Saturday, May 13, 2017

Ten Year Futures

Now that mobile is maturing and its growth is slowing, everyone in tech turns to thinking about what the Next Big Thing will be. It's easy to say that 'machine learning is the new mobile' (and everyone does), but there are other things going on too.

On one hand, we have a set of profound changes coming as a result of new primary technology. Electric and autonomous cars will change cities, virtual and mixed reality will change the entire computing experience, and machine learning is changing the kind of questions that computers can answer. But each of these is also just beginning, especially relative to their potential - they are at the bottom of the S-Curve where smartphones are now getting towards the top. On the other hand, I think we can see a set of changes that come not so much from any new technology as from shifts in consumer behaviour and operating economics. These changes are potentially just as big, and might be starting sooner.

Electric and autonomous cars are just beginning - electric is happening now but will take time to grow, and autonomy is 5-10 years away from the first real launches. As they happen, each of these destabilises the car industry, changing what it means to make or own a car, and what it means to drive. Gasoline is half of global oil demand and car accidents kill 1.25m people year, and each of those could go away. But as I explored here, that's just the start: if autonomy ends accidents, removes parking and transforms what congestion looks like, then we should try to imagine changes to cities on the same scale as those that came with cars themselves. How do cities change if some or all of their parking space is now available for new needs, or dumped on the market, or moved to completely different places? Where are you willing to live if 'access to public transport' is 'anywhere' and there are no traffic jams on your commute? How willing are people to go from their home in a suburb to dinner or a bar in a city centre on a dark cold wet night if they don't have to park and an on-demand ride is the cost of a coffee? And how does law enforcement change when every passing car is watching everything?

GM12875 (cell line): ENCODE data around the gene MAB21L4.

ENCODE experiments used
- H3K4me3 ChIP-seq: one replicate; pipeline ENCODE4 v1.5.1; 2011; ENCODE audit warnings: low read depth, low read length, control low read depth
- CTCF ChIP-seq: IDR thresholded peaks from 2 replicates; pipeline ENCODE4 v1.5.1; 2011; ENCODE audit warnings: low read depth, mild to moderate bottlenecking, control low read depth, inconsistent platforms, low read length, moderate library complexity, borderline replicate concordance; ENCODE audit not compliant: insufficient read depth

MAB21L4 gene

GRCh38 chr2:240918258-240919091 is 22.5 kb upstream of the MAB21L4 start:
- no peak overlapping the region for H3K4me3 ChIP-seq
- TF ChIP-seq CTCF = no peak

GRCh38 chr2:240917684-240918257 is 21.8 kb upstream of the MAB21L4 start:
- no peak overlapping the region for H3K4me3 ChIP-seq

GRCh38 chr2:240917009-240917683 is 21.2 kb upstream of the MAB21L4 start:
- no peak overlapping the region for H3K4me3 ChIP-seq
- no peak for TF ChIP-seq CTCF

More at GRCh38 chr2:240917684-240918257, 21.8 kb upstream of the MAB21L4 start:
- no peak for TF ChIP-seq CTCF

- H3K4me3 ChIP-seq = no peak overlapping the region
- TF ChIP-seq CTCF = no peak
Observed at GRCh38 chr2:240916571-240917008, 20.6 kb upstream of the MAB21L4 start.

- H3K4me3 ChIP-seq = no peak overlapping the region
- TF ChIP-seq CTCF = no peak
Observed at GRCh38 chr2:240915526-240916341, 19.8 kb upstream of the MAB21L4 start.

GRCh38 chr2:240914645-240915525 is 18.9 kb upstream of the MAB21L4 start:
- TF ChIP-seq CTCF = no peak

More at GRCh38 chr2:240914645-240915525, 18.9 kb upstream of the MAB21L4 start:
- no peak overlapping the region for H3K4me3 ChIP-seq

Then, virtual reality and mixed reality are also some years away from mass-market adoption. We have some VR products in market today and some very early MR, but for both, it feels as though we are in the 2005-2006 phase of multitouch smartphones - almost, but not yet. Once these really come to market, they may change the world just as much as the iPhone. Mixed reality in particular could change things a great deal, if we all have a pair of glasses that can place something in the world in front of you as though it was really there. Predicting what this could be today reminds me of trying to predict the mobile internet not in 2007 but in 1999 - "stock tips, news headlines and the weather" don’t really capture what has happened since then.

Machine learning is happening right now, and rolls through or perhaps underneath the entire tech industry as a new fundamental computer science capability - and of course enables both mixed reality and autonomous cars. Like, perhaps, relational databases or (in a smaller way) smartphone location, machine learning is a building block that will be part of everything, making many things better and enabling some new and surprising companies and products. I don't think we quite understand what it means to say that computers will be able to read images, video or speech in the way that they've been able to read text and numbers since the 1970s or earlier. But though we are creating machine learning now, again, it's still very early to see all of the implications. It's at the beginning of the S-Curve.

So, we have these hugely important new technologies coming, but not quite here yet. At the same time, though, we have a set of more immediate changes, that have much more to do with consumer behaviour, company strategy and economic 'tipping points' than with primary, frontier technology of the kind that Magic Leap or Waymo are building.

by Benedict Evans |  Read more: